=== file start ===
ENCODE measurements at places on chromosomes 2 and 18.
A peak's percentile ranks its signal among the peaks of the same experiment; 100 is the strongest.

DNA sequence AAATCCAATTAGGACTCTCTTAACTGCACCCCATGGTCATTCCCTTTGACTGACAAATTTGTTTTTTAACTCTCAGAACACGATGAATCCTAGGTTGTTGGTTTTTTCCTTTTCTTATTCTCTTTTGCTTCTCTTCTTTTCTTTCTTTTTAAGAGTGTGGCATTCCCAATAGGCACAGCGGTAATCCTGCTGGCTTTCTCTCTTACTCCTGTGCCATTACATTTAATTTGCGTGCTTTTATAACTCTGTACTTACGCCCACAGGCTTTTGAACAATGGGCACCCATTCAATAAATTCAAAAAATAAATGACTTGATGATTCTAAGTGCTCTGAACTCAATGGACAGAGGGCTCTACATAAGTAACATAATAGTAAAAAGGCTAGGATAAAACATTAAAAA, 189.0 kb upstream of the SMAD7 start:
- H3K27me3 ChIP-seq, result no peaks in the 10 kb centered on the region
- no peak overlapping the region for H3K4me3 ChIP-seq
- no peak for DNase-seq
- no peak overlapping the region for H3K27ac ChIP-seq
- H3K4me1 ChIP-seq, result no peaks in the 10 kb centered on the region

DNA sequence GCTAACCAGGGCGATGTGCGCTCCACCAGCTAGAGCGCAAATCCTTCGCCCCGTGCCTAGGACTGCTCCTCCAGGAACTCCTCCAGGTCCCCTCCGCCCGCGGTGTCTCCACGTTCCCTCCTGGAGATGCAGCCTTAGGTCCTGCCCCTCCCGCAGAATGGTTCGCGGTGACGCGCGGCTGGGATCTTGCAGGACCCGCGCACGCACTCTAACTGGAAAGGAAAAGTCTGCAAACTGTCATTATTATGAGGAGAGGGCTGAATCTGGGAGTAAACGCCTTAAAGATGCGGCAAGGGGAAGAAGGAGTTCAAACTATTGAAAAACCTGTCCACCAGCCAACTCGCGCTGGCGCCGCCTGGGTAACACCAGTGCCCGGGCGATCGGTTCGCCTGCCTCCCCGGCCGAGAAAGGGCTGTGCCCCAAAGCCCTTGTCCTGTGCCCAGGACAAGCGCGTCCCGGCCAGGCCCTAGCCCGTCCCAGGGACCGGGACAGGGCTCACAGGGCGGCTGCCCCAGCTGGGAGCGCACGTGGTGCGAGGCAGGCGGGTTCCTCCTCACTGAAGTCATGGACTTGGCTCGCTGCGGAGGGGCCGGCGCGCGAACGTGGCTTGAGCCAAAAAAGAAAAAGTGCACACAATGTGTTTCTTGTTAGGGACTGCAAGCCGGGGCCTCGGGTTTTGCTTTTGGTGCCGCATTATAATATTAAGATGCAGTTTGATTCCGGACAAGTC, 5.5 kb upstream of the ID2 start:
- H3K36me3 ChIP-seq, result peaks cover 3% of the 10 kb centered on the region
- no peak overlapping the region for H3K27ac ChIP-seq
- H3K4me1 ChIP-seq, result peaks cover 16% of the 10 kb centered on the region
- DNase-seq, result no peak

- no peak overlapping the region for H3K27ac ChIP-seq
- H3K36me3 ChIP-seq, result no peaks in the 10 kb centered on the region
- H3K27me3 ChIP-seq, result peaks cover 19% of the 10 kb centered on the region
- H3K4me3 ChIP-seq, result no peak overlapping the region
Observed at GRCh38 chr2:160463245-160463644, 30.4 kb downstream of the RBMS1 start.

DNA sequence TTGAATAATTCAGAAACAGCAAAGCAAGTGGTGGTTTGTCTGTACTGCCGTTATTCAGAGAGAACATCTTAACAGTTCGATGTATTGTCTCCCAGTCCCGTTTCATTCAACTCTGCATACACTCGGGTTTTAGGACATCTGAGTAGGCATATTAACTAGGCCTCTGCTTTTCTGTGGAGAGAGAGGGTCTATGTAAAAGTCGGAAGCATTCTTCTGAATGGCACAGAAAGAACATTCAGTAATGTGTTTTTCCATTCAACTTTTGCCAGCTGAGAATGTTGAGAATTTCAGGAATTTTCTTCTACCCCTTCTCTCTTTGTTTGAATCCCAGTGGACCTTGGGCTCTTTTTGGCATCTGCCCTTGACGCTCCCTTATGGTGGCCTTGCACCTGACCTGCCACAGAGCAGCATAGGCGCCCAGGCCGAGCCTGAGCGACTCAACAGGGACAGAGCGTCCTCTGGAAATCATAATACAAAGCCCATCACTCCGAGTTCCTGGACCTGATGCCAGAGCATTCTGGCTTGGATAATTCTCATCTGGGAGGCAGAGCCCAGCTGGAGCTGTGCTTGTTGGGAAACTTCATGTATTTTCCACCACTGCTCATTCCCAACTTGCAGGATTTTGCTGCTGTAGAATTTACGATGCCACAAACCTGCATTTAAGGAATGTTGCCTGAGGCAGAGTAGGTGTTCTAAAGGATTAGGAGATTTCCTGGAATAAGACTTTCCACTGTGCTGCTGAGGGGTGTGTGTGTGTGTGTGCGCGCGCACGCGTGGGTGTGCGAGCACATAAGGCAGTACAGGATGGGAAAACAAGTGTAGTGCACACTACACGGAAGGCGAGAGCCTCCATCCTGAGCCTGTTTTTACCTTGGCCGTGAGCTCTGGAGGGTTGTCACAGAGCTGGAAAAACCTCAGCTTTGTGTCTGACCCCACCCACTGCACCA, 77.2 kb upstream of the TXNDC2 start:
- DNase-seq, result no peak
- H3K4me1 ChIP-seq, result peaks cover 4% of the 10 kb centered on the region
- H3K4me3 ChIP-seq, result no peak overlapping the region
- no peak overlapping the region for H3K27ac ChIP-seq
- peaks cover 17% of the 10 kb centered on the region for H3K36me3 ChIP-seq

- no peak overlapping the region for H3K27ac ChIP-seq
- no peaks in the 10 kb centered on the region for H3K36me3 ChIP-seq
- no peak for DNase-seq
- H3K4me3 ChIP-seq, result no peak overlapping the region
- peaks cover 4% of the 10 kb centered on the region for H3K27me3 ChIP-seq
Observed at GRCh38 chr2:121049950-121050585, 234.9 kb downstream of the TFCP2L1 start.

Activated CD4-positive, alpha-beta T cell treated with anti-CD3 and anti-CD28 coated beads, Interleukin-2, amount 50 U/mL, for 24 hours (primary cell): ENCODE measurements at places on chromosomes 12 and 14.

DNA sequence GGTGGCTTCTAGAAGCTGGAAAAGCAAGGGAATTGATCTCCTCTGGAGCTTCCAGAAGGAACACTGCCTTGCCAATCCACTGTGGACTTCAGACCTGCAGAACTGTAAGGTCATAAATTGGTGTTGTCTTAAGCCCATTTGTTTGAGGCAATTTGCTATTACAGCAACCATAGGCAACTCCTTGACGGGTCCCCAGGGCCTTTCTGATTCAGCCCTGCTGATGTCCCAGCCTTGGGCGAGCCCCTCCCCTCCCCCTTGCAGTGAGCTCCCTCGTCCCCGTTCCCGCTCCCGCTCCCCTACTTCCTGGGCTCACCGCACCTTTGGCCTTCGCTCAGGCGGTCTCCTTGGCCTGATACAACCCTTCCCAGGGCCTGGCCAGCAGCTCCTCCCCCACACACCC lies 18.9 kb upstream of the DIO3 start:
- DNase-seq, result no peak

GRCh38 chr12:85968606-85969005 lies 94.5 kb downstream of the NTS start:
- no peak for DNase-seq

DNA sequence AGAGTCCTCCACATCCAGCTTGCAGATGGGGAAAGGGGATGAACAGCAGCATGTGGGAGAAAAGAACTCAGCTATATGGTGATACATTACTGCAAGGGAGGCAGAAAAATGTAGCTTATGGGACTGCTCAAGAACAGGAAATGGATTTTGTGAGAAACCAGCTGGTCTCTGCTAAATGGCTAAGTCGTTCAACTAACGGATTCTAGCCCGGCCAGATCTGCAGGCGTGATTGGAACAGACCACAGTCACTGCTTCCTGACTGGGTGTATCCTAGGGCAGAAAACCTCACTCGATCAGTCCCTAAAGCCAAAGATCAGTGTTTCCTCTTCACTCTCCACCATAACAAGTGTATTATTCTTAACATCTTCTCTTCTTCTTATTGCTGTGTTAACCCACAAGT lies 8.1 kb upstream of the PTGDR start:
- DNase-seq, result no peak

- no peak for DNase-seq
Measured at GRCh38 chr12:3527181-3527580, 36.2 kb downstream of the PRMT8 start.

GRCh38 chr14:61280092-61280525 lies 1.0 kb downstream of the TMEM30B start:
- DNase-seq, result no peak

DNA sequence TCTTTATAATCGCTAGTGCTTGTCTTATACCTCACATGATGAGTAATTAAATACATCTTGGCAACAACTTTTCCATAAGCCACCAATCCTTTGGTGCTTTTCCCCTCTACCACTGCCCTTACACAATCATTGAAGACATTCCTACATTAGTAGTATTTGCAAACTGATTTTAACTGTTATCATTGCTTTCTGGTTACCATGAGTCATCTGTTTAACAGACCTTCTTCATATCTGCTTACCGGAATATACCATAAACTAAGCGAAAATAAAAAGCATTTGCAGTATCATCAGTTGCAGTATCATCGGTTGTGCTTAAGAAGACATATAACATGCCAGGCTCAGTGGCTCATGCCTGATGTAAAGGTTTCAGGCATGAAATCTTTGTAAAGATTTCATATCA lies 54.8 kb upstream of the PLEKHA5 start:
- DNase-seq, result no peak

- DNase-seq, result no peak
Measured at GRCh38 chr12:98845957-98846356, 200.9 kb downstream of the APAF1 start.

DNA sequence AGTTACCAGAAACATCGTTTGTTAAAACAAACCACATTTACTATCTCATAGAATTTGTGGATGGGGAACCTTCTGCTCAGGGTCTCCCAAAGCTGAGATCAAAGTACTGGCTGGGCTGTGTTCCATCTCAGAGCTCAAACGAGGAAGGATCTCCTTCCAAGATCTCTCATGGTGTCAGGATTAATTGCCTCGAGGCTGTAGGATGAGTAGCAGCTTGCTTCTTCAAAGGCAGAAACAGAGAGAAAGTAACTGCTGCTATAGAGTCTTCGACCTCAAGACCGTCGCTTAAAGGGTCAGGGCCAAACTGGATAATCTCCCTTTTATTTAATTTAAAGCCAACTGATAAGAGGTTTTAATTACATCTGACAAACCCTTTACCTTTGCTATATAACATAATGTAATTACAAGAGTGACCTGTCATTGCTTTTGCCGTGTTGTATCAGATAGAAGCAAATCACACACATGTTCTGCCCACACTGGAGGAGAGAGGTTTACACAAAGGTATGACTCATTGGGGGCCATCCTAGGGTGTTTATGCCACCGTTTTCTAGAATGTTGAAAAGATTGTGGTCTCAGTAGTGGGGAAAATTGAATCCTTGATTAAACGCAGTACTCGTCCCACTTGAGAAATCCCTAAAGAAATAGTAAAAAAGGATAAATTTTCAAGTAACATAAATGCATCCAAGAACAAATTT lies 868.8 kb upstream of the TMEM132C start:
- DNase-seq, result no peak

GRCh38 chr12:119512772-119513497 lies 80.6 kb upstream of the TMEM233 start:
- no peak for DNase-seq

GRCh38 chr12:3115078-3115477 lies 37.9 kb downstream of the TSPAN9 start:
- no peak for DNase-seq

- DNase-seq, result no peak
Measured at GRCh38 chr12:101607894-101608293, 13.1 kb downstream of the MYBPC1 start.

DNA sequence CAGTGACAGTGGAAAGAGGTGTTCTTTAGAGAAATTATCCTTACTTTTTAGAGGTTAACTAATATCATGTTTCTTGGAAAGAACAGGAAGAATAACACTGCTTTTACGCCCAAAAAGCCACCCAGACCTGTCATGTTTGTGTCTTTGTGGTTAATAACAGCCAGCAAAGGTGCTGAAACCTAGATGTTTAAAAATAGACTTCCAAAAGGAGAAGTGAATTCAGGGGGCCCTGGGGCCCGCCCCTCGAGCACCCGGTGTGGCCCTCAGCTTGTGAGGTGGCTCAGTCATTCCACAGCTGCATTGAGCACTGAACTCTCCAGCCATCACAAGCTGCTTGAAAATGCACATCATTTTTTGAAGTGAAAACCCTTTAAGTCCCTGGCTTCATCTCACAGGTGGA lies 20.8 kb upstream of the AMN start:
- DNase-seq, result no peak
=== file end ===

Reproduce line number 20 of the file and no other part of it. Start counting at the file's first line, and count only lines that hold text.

- DNase-seq, result no peak